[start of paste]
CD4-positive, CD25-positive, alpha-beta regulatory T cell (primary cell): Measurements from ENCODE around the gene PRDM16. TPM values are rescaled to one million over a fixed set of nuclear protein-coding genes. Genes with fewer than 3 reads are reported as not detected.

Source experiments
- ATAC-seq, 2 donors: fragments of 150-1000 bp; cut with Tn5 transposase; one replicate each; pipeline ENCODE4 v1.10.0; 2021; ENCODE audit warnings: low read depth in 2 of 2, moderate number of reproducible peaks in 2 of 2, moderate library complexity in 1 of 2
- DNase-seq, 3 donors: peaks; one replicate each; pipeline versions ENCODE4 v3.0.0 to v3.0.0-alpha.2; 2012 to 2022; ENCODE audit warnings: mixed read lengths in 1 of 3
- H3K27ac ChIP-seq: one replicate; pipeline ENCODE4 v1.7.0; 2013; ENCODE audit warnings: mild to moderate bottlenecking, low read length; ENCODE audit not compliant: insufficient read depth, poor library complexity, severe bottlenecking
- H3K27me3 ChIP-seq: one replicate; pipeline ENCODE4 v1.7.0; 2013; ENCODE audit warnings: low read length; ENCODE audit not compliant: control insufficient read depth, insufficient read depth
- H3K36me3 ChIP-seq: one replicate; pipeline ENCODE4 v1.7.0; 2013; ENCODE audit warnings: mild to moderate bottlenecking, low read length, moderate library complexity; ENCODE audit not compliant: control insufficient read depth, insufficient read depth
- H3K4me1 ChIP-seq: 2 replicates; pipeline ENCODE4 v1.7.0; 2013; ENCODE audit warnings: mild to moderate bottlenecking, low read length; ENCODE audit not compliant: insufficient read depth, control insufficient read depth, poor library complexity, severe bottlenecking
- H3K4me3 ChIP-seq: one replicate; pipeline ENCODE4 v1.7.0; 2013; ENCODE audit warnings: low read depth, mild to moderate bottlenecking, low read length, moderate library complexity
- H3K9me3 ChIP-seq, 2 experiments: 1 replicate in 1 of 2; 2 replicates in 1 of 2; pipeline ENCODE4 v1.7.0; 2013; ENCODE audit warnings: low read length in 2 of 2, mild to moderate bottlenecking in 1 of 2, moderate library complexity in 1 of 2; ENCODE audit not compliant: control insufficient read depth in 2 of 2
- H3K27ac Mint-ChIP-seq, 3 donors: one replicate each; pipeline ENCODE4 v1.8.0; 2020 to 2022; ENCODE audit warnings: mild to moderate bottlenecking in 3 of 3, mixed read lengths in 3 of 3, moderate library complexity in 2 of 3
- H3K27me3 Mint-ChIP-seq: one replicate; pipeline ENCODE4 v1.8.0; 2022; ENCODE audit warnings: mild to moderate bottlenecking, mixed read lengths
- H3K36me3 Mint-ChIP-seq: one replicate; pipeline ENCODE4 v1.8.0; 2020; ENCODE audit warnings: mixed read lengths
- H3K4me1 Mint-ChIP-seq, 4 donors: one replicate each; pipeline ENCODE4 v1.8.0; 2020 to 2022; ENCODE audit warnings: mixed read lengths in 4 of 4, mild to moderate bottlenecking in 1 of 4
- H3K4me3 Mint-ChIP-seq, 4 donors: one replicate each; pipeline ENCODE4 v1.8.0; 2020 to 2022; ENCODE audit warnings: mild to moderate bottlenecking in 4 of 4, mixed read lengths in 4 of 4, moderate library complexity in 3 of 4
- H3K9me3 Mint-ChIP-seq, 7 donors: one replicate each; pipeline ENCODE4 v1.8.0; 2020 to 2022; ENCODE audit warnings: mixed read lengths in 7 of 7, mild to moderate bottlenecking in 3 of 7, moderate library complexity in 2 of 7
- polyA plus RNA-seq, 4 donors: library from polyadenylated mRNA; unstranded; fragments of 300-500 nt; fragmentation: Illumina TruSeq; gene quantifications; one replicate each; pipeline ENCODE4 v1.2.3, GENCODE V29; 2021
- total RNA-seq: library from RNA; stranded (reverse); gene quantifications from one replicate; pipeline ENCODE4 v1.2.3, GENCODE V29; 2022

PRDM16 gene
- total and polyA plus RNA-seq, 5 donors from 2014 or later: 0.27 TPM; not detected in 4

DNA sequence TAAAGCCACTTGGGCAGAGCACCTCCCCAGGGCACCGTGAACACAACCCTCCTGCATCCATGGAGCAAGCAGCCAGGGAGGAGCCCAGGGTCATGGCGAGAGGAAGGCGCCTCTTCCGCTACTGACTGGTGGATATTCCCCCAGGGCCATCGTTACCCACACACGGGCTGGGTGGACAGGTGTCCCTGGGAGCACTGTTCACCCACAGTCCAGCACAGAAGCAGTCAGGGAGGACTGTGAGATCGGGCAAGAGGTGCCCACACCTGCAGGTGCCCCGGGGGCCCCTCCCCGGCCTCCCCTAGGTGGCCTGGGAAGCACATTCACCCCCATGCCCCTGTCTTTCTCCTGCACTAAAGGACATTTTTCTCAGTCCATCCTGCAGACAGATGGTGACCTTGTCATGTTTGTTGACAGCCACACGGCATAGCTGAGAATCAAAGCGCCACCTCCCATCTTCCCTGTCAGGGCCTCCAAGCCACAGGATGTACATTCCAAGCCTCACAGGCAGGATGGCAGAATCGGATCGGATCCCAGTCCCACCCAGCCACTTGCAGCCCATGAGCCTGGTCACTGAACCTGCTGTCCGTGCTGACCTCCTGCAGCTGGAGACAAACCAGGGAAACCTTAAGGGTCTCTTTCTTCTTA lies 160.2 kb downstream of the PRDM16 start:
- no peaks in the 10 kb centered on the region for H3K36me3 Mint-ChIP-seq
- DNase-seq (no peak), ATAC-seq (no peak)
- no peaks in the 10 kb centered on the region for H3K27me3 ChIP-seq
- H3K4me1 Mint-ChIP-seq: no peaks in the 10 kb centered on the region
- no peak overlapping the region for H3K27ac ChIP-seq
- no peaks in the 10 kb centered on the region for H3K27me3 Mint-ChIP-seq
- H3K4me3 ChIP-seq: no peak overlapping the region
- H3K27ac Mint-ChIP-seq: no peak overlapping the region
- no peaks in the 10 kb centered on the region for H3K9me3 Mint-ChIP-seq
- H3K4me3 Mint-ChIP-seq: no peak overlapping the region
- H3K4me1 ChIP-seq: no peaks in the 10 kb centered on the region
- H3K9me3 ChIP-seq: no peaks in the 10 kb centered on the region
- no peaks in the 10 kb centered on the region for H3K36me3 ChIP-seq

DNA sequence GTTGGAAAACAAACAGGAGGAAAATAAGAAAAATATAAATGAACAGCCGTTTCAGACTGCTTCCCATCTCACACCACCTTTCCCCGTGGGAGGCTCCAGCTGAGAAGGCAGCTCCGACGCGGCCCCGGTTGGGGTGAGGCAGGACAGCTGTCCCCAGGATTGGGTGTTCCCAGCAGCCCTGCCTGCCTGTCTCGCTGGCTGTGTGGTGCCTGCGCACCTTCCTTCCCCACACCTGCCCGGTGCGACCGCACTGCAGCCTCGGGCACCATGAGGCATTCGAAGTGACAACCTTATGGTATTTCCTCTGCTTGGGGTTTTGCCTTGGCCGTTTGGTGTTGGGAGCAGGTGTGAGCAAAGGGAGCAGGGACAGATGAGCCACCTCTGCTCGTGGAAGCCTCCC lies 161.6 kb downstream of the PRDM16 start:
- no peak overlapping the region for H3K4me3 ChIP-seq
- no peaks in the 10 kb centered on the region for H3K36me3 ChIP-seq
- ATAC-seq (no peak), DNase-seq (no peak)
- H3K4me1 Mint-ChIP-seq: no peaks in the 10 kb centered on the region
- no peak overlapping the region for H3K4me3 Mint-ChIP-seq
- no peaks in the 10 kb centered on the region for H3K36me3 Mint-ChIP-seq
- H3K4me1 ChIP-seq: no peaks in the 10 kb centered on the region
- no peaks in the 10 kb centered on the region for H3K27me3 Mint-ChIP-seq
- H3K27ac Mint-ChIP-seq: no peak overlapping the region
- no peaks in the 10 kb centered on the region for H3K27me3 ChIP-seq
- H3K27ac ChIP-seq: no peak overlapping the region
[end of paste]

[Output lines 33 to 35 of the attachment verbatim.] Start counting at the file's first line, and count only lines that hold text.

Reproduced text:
- H3K9me3 ChIP-seq: no peaks in the 10 kb centered on the region
- no peaks in the 10 kb centered on the region for H3K36me3 ChIP-seq

DNA sequence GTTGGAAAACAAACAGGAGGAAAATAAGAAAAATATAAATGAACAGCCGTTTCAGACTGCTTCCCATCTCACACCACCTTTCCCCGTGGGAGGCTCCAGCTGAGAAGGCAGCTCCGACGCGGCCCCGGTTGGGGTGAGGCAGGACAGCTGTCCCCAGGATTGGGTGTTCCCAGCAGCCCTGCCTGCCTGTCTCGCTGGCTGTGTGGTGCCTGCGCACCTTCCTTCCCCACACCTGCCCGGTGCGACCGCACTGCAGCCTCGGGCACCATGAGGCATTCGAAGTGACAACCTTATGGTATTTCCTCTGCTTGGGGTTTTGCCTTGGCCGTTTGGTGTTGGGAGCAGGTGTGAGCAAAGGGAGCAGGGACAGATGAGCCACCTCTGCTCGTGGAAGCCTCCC lies 161.6 kb downstream of the PRDM16 start: